Whilst space missions are aimed at discovering far-away environments, there is one part of our planet that we know very little about: the ocean floor. To enable explorations at ever-greater depths, engineers, inventors and technicians work tirelessly to keep pushing the boundaries of the rational and the possible. Hublot has also pushed boundaries to create a watch which is resistant to extreme pressure, as found at 4000 metres.
It is a genuine instrument, equipped with the most highly-developed technology, ergonomics for efficiency and ease of handling. It took 18 months of research, development and tests throughout 2010 and 2011 before the first Oceanographic 4000 was unveiled at the Monaco Oceanographic Museum.
Almost all the features of the Oceanographic EXO4000 are exceptional, in terms of design, development and manufacturing. To be described as a “dive watch”, resistant to the pressure exerted at the record depth of 4000 metres, the watch had to meet the exacting specifications of the international standards of Swiss watchmaking (NIHS).
Starting with its water resistance, tested in the Hublot manufacture in a Roxer tank, submerged and pressurised to the equivalent of 5000 metres. To ensure the watch is water resistant and can withstand this pressure, the synthetic sapphire crystal is 6.5 mm thick. This is thicker than normal, but is reasonable for this level of resistance. The case back is screw-down, essential for reaching such depths. It is made of grade 2 titanium, an extremely strong stainless material.
As its case is made of titanium, a material prized for its extreme lightness and with technical features appropriate for the specifications, the Oceanographic EXO4000 is still light on the wrist – although its diameter of 48 mm and its volume are substantial.
In terms of brightness, the time and elapsed time measured by the flange must be legible from a distance of 25 cm in the dark. To meet this requirement, the dial, flange and hands of the Oceanographic have been optimised to have a larger surface area treated with SuperLuminova™, a luminescent material that emits a red colour.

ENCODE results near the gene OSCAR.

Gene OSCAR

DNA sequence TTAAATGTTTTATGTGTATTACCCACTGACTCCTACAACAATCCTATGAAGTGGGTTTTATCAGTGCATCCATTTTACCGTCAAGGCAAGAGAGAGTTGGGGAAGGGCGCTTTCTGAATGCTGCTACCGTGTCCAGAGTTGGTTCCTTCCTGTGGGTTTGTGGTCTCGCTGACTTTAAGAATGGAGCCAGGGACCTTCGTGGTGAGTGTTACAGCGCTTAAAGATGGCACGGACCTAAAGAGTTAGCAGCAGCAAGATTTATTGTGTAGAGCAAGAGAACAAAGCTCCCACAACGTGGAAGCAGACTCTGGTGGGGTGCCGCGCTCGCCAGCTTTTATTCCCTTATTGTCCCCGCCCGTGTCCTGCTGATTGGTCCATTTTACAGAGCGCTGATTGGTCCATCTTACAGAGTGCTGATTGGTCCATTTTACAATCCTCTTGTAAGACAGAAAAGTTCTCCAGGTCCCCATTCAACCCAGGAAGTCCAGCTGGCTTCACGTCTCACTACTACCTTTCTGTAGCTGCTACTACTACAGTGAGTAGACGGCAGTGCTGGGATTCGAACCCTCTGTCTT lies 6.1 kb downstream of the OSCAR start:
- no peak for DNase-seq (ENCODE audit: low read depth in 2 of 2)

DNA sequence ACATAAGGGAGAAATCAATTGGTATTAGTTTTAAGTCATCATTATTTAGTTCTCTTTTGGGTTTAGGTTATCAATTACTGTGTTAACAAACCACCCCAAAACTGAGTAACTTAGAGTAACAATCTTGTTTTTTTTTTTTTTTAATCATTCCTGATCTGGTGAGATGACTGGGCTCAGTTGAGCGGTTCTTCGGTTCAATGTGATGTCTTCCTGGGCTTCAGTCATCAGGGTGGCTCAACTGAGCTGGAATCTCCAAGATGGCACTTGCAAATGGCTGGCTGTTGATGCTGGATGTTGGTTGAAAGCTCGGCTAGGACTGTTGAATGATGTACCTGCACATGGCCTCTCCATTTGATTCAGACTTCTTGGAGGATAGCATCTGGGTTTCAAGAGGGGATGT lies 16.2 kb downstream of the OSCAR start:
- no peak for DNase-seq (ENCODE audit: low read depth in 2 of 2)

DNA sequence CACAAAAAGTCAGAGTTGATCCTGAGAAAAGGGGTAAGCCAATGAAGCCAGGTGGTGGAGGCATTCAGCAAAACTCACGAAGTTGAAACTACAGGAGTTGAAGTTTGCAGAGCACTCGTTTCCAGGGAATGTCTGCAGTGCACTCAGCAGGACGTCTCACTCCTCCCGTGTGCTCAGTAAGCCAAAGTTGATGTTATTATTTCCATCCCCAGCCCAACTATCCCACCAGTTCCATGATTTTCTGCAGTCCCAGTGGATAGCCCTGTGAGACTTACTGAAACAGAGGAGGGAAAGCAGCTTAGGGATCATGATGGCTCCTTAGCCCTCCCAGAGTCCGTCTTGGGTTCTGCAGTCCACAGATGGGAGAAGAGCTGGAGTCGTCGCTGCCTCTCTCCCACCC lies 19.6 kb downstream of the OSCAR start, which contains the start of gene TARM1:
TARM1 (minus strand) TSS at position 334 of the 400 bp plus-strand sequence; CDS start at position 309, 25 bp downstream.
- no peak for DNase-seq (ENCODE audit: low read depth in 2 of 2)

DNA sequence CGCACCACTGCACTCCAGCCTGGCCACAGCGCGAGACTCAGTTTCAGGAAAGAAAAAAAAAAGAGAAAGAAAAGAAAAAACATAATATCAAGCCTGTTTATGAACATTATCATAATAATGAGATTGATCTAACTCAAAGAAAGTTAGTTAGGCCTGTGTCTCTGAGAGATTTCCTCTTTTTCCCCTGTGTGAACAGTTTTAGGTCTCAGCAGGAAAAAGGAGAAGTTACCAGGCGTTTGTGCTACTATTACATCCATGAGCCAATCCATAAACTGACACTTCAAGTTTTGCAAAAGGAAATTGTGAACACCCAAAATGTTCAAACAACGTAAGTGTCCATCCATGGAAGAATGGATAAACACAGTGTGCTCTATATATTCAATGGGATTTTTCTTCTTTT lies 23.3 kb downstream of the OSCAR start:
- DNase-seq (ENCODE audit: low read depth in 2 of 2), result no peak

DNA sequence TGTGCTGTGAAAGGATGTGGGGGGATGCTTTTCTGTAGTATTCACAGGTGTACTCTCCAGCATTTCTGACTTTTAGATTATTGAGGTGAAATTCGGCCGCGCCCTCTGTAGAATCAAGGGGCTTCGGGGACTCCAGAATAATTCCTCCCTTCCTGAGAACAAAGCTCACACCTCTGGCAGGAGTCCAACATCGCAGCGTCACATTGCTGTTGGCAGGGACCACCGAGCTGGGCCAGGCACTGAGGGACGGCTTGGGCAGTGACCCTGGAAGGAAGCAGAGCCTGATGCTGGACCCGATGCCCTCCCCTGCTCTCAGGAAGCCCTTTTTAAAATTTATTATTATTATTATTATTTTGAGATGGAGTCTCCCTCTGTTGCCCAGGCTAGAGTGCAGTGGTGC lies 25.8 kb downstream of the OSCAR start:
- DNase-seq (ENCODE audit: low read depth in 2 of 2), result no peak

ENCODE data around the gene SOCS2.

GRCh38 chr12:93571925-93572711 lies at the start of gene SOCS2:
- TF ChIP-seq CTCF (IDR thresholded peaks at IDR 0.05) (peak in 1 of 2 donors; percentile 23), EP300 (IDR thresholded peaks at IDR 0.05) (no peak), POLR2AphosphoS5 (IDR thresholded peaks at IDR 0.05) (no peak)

The reading method has been made as safe as possible, using an internal rotating flange which is unidirectional and rack-driven, with a dive time indicator. The dive time indicator being placed as close as possible to the dial minimises the risk of inadvertently altering the dive time. It also makes the dive time easier to read. In accordance with the standard, the Oceanographic 4000 has a minute scale on which the five-minute periods are clearly highlighted.
The watch is fitted with two screw-down crowns (a protective measure that helps ensure water resistance by compression of an O-ring seal). The flange crown which sets the dive time is placed at the 2 o’clock position for easy access and more comfortable use. It is unidirectional, again for safety reasons, with a bayonet fitting, and protected by an oversized crown guard, for extra safety and easy operation when handling diving equipment. The second crown, for winding and setting the time and date, is positioned at 4 o’clock to avoid obstruction.
Finally, the Oceanographic EXO4000 has a helium valve, a feature essential to any diving watch capable of descending to great depths. An essential feature when the watch is used in diving chambers, the helium valve allows gases that have infiltrated the watch during the descent to safely escape during the ascent. It is made from stainless steel, positioned at 10 o’clock, visible from the left-hand side lug.
The watch comes with two tongue and buckle straps (“Town” & “Diver”). This type of fastening is more secure than a folding clasp for this type of use, and is also easier to handle and close when wearing diving gloves. The “Diver” strap, a blend of rubber and nylon, longer than a standard strap, has been developed to be worn over a diving suit up to 8 mm thick. The length of the strap designed to be worn with the Exosuit is actually 50 cm!